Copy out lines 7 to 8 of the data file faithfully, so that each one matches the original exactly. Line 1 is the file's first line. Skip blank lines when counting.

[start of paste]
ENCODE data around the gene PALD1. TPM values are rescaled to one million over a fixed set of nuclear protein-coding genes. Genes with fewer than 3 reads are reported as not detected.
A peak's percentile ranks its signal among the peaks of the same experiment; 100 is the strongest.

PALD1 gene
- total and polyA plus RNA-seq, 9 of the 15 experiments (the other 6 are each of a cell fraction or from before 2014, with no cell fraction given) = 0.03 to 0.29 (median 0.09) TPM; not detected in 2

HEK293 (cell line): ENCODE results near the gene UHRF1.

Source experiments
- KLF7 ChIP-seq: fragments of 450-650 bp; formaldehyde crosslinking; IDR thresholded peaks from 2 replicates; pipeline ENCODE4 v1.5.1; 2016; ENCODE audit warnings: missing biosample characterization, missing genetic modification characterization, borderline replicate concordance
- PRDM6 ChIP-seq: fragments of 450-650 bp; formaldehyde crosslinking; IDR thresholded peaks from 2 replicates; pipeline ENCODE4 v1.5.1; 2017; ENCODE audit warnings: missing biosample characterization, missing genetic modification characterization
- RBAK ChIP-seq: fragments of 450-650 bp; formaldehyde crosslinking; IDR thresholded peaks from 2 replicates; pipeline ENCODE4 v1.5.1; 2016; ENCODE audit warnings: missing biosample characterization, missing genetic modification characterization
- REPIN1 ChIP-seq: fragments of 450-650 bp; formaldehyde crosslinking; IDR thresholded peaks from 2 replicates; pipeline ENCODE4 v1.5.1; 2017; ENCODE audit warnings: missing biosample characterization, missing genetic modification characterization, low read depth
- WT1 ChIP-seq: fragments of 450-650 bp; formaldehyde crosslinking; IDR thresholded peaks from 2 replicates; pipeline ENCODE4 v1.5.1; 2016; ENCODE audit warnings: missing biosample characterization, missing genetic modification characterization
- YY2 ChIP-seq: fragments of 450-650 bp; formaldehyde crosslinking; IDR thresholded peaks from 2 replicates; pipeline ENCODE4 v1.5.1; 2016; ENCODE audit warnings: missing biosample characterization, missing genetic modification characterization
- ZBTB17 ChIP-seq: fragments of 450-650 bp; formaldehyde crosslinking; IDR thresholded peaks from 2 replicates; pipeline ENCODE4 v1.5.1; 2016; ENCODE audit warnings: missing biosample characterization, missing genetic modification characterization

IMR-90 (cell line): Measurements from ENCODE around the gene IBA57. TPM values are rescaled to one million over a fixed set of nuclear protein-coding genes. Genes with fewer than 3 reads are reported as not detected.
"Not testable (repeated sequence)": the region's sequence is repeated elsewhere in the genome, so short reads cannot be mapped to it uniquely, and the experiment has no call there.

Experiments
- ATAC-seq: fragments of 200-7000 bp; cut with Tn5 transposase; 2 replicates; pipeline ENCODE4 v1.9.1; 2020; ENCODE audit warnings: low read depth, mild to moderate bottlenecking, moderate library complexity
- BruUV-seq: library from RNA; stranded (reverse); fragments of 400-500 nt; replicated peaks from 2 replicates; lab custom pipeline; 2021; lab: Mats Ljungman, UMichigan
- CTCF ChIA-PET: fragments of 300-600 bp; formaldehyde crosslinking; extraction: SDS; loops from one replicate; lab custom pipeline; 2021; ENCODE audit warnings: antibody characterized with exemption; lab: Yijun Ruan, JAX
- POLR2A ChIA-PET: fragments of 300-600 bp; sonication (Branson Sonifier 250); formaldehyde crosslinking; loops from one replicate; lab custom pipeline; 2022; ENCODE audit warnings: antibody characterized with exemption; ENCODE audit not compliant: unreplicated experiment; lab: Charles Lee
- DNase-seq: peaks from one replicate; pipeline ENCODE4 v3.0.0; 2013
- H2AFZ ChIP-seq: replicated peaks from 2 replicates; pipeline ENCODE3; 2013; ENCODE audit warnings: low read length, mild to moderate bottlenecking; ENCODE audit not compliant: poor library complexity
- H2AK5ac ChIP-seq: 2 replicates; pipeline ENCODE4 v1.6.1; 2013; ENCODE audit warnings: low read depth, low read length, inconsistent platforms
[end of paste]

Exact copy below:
- KLF7 ChIP-seq: fragments of 450-650 bp; formaldehyde crosslinking; IDR thresholded peaks from 2 replicates; pipeline ENCODE4 v1.5.1; 2016; ENCODE audit warnings: missing biosample characterization, missing genetic modification characterization, borderline replicate concordance
- PRDM6 ChIP-seq: fragments of 450-650 bp; formaldehyde crosslinking; IDR thresholded peaks from 2 replicates; pipeline ENCODE4 v1.5.1; 2017; ENCODE audit warnings: missing biosample characterization, missing genetic modification characterization